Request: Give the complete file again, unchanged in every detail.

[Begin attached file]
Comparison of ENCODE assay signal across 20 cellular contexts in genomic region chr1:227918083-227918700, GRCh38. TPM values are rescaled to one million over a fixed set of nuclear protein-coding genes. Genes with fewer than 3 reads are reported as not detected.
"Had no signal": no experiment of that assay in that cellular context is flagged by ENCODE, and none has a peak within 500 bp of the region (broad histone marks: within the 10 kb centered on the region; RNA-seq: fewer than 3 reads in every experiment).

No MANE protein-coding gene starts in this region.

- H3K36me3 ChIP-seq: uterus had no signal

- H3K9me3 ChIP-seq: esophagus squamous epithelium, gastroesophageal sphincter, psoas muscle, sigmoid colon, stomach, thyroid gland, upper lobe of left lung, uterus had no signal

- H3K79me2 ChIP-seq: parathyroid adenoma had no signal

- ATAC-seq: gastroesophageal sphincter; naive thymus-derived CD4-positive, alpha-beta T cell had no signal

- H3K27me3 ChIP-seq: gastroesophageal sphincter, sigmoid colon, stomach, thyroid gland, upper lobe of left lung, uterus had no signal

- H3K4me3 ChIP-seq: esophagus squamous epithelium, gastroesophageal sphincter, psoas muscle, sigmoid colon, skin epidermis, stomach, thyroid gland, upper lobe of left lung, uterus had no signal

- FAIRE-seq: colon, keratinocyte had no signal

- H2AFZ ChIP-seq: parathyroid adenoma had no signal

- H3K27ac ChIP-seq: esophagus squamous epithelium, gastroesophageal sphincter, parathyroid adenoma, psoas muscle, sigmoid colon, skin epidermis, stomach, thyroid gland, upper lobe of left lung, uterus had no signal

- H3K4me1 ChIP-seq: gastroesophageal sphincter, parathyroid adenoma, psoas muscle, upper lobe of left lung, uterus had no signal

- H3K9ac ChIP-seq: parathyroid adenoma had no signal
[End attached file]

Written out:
Comparison of ENCODE assay signal across 20 cellular contexts in genomic region chr1:227918083-227918700, GRCh38. TPM values are rescaled to one million over a fixed set of nuclear protein-coding genes. Genes with fewer than 3 reads are reported as not detected.
"Had no signal": no experiment of that assay in that cellular context is flagged by ENCODE, and none has a peak within 500 bp of the region (broad histone marks: within the 10 kb centered on the region; RNA-seq: fewer than 3 reads in every experiment).

No MANE protein-coding gene starts in this region.

- H3K36me3 ChIP-seq: uterus had no signal

- H3K9me3 ChIP-seq: esophagus squamous epithelium, gastroesophageal sphincter, psoas muscle, sigmoid colon, stomach, thyroid gland, upper lobe of left lung, uterus had no signal

- H3K79me2 ChIP-seq: parathyroid adenoma had no signal

- ATAC-seq: gastroesophageal sphincter; naive thymus-derived CD4-positive, alpha-beta T cell had no signal

- H3K27me3 ChIP-seq: gastroesophageal sphincter, sigmoid colon, stomach, thyroid gland, upper lobe of left lung, uterus had no signal

- H3K4me3 ChIP-seq: esophagus squamous epithelium, gastroesophageal sphincter, psoas muscle, sigmoid colon, skin epidermis, stomach, thyroid gland, upper lobe of left lung, uterus had no signal

- FAIRE-seq: colon, keratinocyte had no signal

- H2AFZ ChIP-seq: parathyroid adenoma had no signal

- H3K27ac ChIP-seq: esophagus squamous epithelium, gastroesophageal sphincter, parathyroid adenoma, psoas muscle, sigmoid colon, skin epidermis, stomach, thyroid gland, upper lobe of left lung, uterus had no signal

- H3K4me1 ChIP-seq: gastroesophageal sphincter, parathyroid adenoma, psoas muscle, upper lobe of left lung, uterus had no signal

- H3K9ac ChIP-seq: parathyroid adenoma had no signal